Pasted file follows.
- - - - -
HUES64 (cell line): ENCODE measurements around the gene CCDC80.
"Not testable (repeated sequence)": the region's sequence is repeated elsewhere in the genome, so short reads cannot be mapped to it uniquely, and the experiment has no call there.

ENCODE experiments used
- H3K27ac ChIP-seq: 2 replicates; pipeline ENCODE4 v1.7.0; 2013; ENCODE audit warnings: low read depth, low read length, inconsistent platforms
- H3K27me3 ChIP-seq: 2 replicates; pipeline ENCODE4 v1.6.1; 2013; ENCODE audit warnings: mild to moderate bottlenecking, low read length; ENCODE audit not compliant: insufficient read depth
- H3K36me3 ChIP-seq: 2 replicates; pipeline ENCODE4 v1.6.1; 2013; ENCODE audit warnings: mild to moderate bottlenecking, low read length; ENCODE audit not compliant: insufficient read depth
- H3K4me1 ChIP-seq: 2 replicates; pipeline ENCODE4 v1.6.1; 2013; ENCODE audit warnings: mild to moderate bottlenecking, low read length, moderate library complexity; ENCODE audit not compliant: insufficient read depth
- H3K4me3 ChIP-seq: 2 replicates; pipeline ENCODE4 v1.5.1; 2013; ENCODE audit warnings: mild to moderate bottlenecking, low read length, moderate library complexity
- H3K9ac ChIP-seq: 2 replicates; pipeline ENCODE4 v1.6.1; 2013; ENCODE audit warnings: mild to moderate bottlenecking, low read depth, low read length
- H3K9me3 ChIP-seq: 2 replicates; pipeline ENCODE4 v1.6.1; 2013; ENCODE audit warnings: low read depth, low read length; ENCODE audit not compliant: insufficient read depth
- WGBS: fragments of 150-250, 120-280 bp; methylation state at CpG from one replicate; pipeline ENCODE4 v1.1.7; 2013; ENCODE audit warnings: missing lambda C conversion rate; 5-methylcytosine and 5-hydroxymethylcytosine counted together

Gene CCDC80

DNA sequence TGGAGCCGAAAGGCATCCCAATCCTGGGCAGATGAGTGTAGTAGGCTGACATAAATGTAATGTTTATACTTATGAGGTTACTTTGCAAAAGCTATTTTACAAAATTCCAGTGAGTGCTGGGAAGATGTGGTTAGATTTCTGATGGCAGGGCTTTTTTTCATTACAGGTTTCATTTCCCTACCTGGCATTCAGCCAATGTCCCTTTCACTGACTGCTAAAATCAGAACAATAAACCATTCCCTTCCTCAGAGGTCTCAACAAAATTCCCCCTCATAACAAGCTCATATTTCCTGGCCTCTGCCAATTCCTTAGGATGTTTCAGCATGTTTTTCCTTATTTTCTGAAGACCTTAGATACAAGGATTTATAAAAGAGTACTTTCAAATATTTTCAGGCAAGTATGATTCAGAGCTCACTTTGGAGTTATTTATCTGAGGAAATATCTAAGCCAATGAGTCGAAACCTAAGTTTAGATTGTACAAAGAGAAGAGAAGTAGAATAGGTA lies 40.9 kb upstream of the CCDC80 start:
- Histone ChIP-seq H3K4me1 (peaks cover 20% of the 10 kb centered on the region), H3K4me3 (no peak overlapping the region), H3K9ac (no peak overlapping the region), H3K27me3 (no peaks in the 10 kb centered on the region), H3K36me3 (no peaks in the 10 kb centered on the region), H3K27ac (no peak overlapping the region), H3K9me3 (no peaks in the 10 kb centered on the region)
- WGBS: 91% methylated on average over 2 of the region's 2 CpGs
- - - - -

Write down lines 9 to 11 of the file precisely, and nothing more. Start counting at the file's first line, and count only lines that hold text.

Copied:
- H3K9ac ChIP-seq: 2 replicates; pipeline ENCODE4 v1.6.1; 2013; ENCODE audit warnings: mild to moderate bottlenecking, low read depth, low read length
- H3K9me3 ChIP-seq: 2 replicates; pipeline ENCODE4 v1.6.1; 2013; ENCODE audit warnings: low read depth, low read length; ENCODE audit not compliant: insufficient read depth
- WGBS: fragments of 150-250, 120-280 bp; methylation state at CpG from one replicate; pipeline ENCODE4 v1.1.7; 2013; ENCODE audit warnings: missing lambda C conversion rate; 5-methylcytosine and 5-hydroxymethylcytosine counted together